Black ink and blank paper are the only tools required for a cartoonist to tell a story. The challenge of a daily comic strip is packing a narrative and punch line into three or four panels. Adapting popular characters from the funny pages to the small screen presents an even greater challenge, as suddenly those four-panel knee-slappers need to be stretched into 30 minutes of television.
Yet, over the decades, many attempts have been made to bring daily newspaper strips to TV. Some, like Cathy and For Better or For Worse, make the natural transition to animation. Others, like the ones below, boldly brought the characters to life with actors.
Long before Hollywood fell in love with comic books, it was turning to comic strips for inspiration.
The Addams Family
Who could have guessed that Charles "Chas" Addams' macabre creation would spawn a megafranchise that included a television series, feature films and legendary (amongst pinball players) pinball machines? Gomez, Morticia and the ghoulish family made its debut in a 1938 issue of The New Yorker.
Image: MGM Television / Chas Addams
Two attempts were made to bring Dagwood and his towering sandwiches to television. The first, on NBC in 1958, featured Pamela Britton and Arthur Lake as the married Bumstead couple. CBS would take a stab in 1968 with Will Hutchins (pictured here and up top) playing Dagwood, though he perhaps looked more akin to a lost relative of Moe Howard and George McFly. The latter is also notable for casting Jim Backus of Gilligan's Island fame to play Mr. Dithers. Both series lasted a single season.
Image: King Features / CBS via Wikipedia
Buck Rogers in the 25th Century
Anthony Rogers was a World War I vet investigating a mine when he became trapped in suspended animation for half a millennium. The character first appeared in Philip Francis Nowlan's 1928 novella Armageddon 2419 A.D., but it would be the comic book adaptation that gave our hero the name "Buck" the following year. ABC launched a series in 1950, but it is the 1979 NBC spectacular that sticks in the memory of the Star Wars generation. Eva Marie Saint and Erin Gray stole scenes as Wilma Deering.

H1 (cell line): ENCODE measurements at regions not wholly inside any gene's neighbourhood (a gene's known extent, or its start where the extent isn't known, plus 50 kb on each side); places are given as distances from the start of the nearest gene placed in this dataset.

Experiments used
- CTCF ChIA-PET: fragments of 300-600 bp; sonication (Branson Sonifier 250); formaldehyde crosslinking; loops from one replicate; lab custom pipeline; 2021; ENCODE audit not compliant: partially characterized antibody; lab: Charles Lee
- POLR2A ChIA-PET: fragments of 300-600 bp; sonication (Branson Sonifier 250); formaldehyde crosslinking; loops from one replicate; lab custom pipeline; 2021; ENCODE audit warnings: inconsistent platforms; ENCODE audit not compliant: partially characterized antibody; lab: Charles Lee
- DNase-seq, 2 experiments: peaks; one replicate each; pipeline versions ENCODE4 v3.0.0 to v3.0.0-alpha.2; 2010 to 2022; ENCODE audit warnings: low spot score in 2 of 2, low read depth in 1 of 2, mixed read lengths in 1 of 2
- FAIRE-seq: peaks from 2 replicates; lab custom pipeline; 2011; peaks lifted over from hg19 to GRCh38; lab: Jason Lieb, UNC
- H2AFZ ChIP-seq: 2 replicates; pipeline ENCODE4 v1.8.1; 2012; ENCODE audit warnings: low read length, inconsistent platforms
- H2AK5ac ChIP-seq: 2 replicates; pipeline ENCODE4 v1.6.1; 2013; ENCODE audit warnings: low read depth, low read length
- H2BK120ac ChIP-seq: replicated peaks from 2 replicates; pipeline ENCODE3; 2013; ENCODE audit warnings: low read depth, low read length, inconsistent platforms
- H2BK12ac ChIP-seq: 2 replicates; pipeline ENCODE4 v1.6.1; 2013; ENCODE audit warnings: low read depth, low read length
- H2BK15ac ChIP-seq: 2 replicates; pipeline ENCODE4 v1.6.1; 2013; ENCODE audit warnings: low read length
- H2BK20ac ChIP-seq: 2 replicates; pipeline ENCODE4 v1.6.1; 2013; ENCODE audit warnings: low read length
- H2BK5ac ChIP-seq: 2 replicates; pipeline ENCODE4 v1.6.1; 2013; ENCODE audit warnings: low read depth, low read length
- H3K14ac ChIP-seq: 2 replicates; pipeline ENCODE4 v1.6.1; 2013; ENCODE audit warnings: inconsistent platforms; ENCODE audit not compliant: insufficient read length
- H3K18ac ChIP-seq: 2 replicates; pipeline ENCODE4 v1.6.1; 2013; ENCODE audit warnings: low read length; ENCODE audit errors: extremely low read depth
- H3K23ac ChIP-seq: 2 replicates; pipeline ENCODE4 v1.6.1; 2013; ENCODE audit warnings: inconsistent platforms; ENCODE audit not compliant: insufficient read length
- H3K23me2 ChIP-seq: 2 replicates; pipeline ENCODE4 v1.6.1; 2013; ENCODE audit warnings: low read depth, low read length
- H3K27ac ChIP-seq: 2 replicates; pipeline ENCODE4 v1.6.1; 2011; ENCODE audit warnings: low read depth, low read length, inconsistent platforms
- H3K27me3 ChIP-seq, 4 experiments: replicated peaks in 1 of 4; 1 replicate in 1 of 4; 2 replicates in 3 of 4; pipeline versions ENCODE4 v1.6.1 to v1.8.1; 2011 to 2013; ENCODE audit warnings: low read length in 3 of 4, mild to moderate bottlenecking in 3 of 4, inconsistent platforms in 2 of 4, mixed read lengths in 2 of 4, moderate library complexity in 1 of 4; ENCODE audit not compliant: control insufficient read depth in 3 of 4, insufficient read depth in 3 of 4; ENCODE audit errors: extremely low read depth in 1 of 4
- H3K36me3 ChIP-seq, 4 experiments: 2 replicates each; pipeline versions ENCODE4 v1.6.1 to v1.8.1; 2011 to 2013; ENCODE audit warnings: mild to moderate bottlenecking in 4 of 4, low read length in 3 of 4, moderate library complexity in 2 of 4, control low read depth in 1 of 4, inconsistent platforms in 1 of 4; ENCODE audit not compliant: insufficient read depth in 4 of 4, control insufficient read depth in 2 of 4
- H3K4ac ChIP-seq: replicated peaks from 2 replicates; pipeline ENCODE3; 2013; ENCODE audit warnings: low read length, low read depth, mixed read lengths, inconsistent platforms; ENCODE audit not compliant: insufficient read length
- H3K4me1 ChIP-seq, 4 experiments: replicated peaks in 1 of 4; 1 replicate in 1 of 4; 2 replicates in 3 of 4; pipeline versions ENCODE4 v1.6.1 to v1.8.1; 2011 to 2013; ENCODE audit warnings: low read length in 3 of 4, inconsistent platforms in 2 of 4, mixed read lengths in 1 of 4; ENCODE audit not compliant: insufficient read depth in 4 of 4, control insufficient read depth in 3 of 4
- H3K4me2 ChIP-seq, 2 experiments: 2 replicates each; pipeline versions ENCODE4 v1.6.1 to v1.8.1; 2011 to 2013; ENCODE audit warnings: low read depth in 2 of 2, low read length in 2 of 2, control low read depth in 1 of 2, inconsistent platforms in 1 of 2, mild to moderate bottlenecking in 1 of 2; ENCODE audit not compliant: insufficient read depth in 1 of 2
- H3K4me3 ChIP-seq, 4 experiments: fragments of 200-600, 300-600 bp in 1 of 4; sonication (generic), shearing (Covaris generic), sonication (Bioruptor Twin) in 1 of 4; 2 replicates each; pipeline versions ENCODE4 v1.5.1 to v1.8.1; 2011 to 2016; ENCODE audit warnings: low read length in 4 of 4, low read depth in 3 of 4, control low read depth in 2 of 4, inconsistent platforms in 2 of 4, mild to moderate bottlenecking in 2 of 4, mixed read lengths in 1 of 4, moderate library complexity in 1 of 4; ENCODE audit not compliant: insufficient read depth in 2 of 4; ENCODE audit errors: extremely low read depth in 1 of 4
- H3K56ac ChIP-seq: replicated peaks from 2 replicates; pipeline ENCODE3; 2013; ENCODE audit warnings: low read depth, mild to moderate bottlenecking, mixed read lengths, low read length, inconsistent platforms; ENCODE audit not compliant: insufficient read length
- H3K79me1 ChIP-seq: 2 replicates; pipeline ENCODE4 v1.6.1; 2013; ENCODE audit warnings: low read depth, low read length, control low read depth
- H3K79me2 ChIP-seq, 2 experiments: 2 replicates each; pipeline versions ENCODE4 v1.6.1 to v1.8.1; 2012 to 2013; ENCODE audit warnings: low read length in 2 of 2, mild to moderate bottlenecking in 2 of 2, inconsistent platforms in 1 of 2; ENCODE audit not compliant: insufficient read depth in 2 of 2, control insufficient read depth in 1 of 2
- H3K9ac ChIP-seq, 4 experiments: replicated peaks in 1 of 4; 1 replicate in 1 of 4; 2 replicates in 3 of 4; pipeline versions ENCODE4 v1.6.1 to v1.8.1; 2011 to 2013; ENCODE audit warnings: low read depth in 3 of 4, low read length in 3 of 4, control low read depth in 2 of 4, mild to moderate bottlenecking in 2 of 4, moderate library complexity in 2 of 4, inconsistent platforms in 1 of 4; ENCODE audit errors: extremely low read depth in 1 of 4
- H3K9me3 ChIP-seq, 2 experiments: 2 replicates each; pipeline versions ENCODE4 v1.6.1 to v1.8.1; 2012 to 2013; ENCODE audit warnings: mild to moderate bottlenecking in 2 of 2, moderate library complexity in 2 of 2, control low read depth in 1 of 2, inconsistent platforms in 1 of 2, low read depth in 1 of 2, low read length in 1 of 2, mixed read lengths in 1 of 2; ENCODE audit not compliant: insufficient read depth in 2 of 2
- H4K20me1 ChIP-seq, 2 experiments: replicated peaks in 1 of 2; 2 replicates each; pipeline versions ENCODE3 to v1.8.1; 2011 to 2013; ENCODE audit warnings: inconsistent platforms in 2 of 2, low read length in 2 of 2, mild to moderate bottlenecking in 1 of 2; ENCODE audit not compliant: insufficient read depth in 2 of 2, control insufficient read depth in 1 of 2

Image: Ohio State University / NBCUniversal Television Distribution
Dennis the Menace
Hank Ketcham's infamous imp found the greatest success on television, lasting four fruitful seasons, thanks to a cushy timeslot before The Ed Sullivan Show. Jay North, who brilliantly played the blond rascal, later served in the Navy.
Image: Hallden Fawcett via coverbrowser / Everett Collection
The Joe Palooka Story
Hunky Australian actor Joe Kirkwood, Jr., was no stranger to portraying the charming boxing champ when the syndicated Joe Palooka Story hit television in 1954. He also starred in 11 Joe Palooka movies. Cartoonist Ham Fisher created the heavyweight with a heart of gold in 1921. At one point, 900 newspapers carried the strip. No wonder it led to more features than The Fast and Furious franchise.
Image: Guild Films
The brilliant mind and deft hand of Alex Raymond created thrilling icons like Flash Gordon, Jungle Jim and Secret Agent X-9. Johnny Weissmuller, former Tarzan, was the perfect man to hang with wild animals in the jungle as Jungle Jim. The syndicated series ran for one season in the mid-1950s. Dean Fredericks co-starred as Haseem, the Hindu manservant, and would take a startlingly different role in this next adaptation…
Image: King Features via Jim Keefe / Everett Collection
Dean Fredericks took the title role in this adventure of a U.S. Air Force ace, created by Milton Caniff. The cartoonist previously crafted Terry and the Pirates, and debuted his Steve Canyon the same year the USAF was formed — 1947. The television remake first aired on NBC and jumped to reruns on ABC.
Image: Milton Caniff / NBC via atomic-annhilation
Brenda Starr, Reporter
Now we get to a couple series that almost came to being. Sherry Jackson, best known for playing the older daughter on Make Room for Daddy and Andrea on Star Trek (pictured), shot a television pilot about the glamorous journalist in 1979. Alas, it went unsold. Mandrake the Magician was another classic comic strip character with a failed pilot, his in 1954. And there was this legend…
Image: Tribune via Pinterest / Star Trek
"I want a Red Ryder carbine action two-hundred shot range model air rifle!" It was Ralphie's greatest desire in A Christmas Story. No doubt Ralphie would have enjoyed watching a Red Ryder television series, too. Unfortunately, two pilots, shot in 1951 and 1956, both went unsold. Ryder, the Duchess and Little Beaver all made the leap to live action, seen here in the opening of the 1956 pilot. Jim Bannon and Allan Lane, who had both brought the character to life on the big screen, starred in the TV attempts.
Image: Red Ryder Productions